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Contents of this issue of
The Poor Man's Guide to Fine Wine

  • Article: To Age or Not to Age
  • The Poor Man's Guide's Wine Reviews

To Age or Not to Age

wine cellarWhen some of us are first seduced by wine, one of the things that fascinates us is its mystery and romance. How can an agricultural product be so transformed into such a living thing, so full of character? And how is it that many of the best wines can age decades, changing and improving along the way? Amazed by this, many of us start collecting wine and laying bottles down in a cool place, waiting and expecting some magic to happen. Hoping that we will open these bottles in 5, 10, even 20, years and they will be glorious, wine epiphanies.

But then we quickly hear wine writers give stats saying that something like "over 95% of the wines produced in the world are meant to be consumed young and should not be aged." Is this true? If that is true then why do so many wine lovers have cases and cases of wines buried deep in their cellars (many of which they spent thousands of dollars to buy or construct to safely store those precious bottles)? Why is it that many of the wines I review in this newsletter have projected drinking ranges that last years or even decades?

I have some answers to these questions. First of all, quite simply, many collectors, particularly early in their enophile early years do make many mistakes. I myself was guilty of this. I bought 4 bottles of a cheap Chianti Riserva at Trader Joe's that tasted nice enough at the time and laid them down, hoping, immaturely, that my meager investment would pay huge dividends by producing an amazing wine in several years. Guess what? When I opened those bottles 2, 4, 6 and more years later...a significant downhill evolution took place. The last bottle was barely drinkable. Unfortunately, before we know much, we will make many mistakes in our wine aging exploits.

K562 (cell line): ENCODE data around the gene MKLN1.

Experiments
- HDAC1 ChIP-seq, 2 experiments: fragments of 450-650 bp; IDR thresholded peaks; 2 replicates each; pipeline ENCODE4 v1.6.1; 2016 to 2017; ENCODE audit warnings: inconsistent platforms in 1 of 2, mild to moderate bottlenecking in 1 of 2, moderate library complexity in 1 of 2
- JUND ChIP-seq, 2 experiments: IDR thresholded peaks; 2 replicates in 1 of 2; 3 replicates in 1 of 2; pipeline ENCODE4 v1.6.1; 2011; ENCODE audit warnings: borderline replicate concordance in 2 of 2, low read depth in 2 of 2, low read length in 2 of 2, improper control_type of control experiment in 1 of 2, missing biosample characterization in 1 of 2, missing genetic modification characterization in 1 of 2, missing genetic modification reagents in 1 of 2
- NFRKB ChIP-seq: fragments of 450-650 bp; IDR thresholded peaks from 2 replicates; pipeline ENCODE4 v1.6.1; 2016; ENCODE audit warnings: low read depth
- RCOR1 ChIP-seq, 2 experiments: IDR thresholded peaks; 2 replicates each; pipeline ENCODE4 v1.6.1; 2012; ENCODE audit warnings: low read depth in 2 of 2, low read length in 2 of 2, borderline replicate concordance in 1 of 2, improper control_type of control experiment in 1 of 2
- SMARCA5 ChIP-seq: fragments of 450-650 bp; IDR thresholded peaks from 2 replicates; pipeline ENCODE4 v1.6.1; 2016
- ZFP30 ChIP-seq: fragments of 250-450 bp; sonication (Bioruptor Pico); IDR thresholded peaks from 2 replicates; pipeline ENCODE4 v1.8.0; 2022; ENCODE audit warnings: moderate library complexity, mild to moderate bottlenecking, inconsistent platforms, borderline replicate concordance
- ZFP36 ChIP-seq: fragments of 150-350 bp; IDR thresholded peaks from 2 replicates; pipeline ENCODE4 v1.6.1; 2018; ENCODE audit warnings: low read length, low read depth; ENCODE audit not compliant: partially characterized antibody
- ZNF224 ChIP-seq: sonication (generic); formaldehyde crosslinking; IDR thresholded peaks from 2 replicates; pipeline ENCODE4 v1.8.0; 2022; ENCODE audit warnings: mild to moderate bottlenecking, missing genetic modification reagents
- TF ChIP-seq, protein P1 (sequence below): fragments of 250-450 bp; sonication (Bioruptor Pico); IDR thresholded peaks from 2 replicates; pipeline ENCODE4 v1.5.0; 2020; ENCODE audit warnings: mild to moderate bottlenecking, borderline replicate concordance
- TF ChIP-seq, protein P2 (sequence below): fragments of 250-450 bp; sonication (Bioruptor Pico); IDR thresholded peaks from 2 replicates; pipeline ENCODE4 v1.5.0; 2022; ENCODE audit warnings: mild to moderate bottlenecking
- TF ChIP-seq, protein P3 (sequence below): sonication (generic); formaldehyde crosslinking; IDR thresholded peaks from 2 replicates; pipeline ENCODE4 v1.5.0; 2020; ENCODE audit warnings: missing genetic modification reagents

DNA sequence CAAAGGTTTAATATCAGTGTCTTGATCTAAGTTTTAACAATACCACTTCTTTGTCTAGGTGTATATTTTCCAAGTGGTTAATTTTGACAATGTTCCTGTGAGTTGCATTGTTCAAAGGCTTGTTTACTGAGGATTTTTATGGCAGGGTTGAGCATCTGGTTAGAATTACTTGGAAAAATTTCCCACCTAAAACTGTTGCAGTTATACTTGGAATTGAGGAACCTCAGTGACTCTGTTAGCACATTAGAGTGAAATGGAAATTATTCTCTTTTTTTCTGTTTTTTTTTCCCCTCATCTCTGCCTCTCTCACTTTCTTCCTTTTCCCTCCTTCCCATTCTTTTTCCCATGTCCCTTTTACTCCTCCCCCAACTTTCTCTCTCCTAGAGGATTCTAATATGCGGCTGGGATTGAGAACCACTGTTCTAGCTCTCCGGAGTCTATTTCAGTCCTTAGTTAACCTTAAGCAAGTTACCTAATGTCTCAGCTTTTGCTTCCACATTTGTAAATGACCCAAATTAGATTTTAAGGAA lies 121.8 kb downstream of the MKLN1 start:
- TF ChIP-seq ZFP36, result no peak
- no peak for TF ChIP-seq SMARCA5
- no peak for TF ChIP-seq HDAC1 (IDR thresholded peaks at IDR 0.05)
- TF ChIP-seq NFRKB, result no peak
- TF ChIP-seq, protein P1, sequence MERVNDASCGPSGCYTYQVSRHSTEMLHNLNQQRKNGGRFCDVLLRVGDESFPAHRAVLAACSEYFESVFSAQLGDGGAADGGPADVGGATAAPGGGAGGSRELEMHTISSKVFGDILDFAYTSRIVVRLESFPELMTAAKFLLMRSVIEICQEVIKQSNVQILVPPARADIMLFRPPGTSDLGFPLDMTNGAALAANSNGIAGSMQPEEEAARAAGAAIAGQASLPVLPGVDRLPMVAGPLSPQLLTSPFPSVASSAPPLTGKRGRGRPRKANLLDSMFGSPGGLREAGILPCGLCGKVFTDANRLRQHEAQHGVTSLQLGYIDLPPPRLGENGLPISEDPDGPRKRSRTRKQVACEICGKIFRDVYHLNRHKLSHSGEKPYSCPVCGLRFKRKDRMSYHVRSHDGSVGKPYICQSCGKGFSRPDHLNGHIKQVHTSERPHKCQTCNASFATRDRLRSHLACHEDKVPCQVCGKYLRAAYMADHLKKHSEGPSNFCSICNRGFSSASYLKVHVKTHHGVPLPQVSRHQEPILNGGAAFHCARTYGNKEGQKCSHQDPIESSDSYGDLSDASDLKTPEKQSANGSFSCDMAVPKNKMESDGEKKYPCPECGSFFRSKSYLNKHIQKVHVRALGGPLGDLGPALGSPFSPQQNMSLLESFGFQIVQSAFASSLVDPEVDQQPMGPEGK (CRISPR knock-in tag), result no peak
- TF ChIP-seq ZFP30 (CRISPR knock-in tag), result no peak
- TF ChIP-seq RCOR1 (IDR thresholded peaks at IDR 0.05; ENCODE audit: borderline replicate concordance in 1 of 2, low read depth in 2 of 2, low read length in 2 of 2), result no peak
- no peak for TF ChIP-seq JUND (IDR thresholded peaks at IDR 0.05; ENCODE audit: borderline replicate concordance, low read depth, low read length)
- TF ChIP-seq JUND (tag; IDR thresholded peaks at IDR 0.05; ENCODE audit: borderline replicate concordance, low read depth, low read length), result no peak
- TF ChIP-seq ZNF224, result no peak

But another thing I should point out right away is that the "95% of all wines produced in the world is meant to be consumed young" statement we all hear some version of is a bit misleading. What needs to also be pointed out, to put this statement in context, is that the large majority of wine produced in the world is crap! Mass produced, insipid wines from poor producers and poor terroirs forms a literal ocean of mediocre or downright nasty wine every year. According to Wikipedia, Sutter Home White Zinfandel alone accounts for 4 million cases of wine each year! Let me repeat that...4 frickin' million cases! That's 36 million liters of white zinfandel! That's 1,271,328 cubic feet of wine! That is enough white zinfandel to fill a swimming pool 356 feet long on both sides and 10 feet deep! In contrast, Romanée-Conti, one of the worlds best, most expensive, and age-worthy wines in the world makes less than 700 cases.

So something that I've learned is that while it may be true that the vast majority of wine on the planet is not meant to be aged, much of that wine is not wine I'd want to drink any time...young or old! However, if you focus in on the best producers from the best appellations around the globe, as I hope this newsletter helps you to do, then you'll find many wines that do in fact benefit from age and can in some cases even get better and better as they age. So for the rest of this article, I'm going to be focusing on just that, great wines from notable terroir which you should drink and enjoy.

At this point I should point out that not all wines age in a predictable manner, there are always contradictions, surprises and disappointments. But isn't that part of the fun and mystery? Also, different wines age in different ways. There are many different aging profiles to how a great wine will behave over the years or decades of its life. When I started thinking about this I realized there are four general types of wines in terms of overall aging profiles. Many wines will consistently fit into one category or the other but there can be great variability from vintage to vintage, producer to producer and vineyard to vineyard, as each can impart specific characteristics which impact the wine's ability to age. Also, please recognize that these are generalizations, while one producer's wines from a particular region may fit into one category, another's may behave differently.